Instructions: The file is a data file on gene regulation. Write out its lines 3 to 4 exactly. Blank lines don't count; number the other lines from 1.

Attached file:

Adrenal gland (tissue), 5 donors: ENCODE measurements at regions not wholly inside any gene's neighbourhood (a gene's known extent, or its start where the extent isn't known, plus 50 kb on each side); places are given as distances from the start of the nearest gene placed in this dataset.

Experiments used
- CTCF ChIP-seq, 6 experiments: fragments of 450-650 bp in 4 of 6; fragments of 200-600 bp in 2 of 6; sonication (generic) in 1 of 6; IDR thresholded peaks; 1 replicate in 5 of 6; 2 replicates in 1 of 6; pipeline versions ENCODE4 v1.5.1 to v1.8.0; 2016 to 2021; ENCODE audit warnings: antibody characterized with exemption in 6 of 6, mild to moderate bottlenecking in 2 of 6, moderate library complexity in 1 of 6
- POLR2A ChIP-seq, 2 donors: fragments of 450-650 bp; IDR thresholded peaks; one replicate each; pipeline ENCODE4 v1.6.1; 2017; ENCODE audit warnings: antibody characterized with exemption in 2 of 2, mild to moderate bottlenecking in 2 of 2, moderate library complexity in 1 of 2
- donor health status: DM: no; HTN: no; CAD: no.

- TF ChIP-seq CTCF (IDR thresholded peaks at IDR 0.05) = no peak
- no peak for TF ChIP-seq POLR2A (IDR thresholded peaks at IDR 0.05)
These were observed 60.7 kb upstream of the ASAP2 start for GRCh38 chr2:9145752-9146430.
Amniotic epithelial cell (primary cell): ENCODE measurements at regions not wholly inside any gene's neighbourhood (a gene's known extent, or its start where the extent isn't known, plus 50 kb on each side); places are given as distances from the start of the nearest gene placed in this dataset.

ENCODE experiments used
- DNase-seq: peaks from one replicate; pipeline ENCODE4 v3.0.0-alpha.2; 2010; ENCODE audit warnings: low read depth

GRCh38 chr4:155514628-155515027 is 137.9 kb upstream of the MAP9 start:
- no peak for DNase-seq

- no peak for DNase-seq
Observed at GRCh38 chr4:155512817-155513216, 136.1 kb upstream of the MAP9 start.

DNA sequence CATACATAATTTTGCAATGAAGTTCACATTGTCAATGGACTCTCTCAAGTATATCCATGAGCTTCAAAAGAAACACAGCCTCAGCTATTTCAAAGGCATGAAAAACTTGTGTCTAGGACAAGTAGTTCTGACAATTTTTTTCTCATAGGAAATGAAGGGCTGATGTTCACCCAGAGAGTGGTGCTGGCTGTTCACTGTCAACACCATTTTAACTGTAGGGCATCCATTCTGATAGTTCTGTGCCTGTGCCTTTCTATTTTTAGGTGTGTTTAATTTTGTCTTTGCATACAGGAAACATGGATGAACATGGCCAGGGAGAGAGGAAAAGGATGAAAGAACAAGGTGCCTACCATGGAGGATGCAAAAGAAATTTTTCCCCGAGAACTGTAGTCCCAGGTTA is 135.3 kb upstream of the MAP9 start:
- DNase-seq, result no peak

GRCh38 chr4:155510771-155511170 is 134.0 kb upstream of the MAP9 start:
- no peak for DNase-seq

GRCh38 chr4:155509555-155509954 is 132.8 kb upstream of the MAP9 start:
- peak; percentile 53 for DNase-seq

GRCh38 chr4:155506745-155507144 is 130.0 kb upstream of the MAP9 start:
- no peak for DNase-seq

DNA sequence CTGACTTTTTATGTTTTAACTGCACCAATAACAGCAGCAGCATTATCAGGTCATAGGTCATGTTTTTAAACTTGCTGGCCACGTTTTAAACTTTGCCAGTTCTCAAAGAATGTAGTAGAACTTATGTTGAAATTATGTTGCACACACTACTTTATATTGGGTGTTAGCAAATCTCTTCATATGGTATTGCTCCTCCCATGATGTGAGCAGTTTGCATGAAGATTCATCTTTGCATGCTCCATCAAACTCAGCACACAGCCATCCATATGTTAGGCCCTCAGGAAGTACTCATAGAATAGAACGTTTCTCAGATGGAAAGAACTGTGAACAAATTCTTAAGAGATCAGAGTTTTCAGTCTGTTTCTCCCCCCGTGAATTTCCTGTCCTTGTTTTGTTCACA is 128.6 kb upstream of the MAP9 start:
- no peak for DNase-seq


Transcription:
- CTCF ChIP-seq, 6 experiments: fragments of 450-650 bp in 4 of 6; fragments of 200-600 bp in 2 of 6; sonication (generic) in 1 of 6; IDR thresholded peaks; 1 replicate in 5 of 6; 2 replicates in 1 of 6; pipeline versions ENCODE4 v1.5.1 to v1.8.0; 2016 to 2021; ENCODE audit warnings: antibody characterized with exemption in 6 of 6, mild to moderate bottlenecking in 2 of 6, moderate library complexity in 1 of 6
- POLR2A ChIP-seq, 2 donors: fragments of 450-650 bp; IDR thresholded peaks; one replicate each; pipeline ENCODE4 v1.6.1; 2017; ENCODE audit warnings: antibody characterized with exemption in 2 of 2, mild to moderate bottlenecking in 2 of 2, moderate library complexity in 1 of 2